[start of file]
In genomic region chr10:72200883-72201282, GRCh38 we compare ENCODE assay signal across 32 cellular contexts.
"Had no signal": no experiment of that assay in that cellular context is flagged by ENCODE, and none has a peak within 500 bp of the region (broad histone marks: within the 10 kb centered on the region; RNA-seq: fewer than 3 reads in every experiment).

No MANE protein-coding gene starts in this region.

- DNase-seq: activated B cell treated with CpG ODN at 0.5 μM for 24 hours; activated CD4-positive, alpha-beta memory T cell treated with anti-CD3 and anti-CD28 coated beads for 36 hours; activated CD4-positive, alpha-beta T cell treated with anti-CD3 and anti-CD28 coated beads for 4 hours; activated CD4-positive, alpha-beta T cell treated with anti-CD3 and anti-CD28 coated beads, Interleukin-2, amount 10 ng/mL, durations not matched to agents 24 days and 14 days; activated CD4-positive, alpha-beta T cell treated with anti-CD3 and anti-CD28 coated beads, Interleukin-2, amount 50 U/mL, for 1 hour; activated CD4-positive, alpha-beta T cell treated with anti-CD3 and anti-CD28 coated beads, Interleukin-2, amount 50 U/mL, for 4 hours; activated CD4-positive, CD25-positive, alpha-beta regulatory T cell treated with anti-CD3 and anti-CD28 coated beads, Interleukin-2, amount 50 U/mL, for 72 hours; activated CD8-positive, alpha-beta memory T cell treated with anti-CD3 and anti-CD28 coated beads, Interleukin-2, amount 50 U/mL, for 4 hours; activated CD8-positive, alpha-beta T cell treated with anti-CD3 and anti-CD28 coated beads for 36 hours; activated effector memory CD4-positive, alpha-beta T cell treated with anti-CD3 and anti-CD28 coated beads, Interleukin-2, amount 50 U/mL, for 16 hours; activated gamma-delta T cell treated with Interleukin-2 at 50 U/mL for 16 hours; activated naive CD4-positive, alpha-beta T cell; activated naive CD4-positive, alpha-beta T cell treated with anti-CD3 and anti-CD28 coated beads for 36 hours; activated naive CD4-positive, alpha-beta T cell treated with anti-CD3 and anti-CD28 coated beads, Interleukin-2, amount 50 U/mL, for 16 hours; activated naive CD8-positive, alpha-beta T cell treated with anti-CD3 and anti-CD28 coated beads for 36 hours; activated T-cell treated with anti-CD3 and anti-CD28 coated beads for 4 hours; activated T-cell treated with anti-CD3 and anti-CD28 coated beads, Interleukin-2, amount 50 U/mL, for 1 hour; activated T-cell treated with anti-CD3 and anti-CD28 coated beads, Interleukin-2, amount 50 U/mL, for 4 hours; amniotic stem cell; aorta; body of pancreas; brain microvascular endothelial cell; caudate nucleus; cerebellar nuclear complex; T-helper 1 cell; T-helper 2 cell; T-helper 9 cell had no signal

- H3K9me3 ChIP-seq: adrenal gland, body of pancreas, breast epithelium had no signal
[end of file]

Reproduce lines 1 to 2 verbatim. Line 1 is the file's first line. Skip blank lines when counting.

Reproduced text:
In genomic region chr10:72200883-72201282, GRCh38 we compare ENCODE assay signal across 32 cellular contexts.
"Had no signal": no experiment of that assay in that cellular context is flagged by ENCODE, and none has a peak within 500 bp of the region (broad histone marks: within the 10 kb centered on the region; RNA-seq: fewer than 3 reads in every experiment).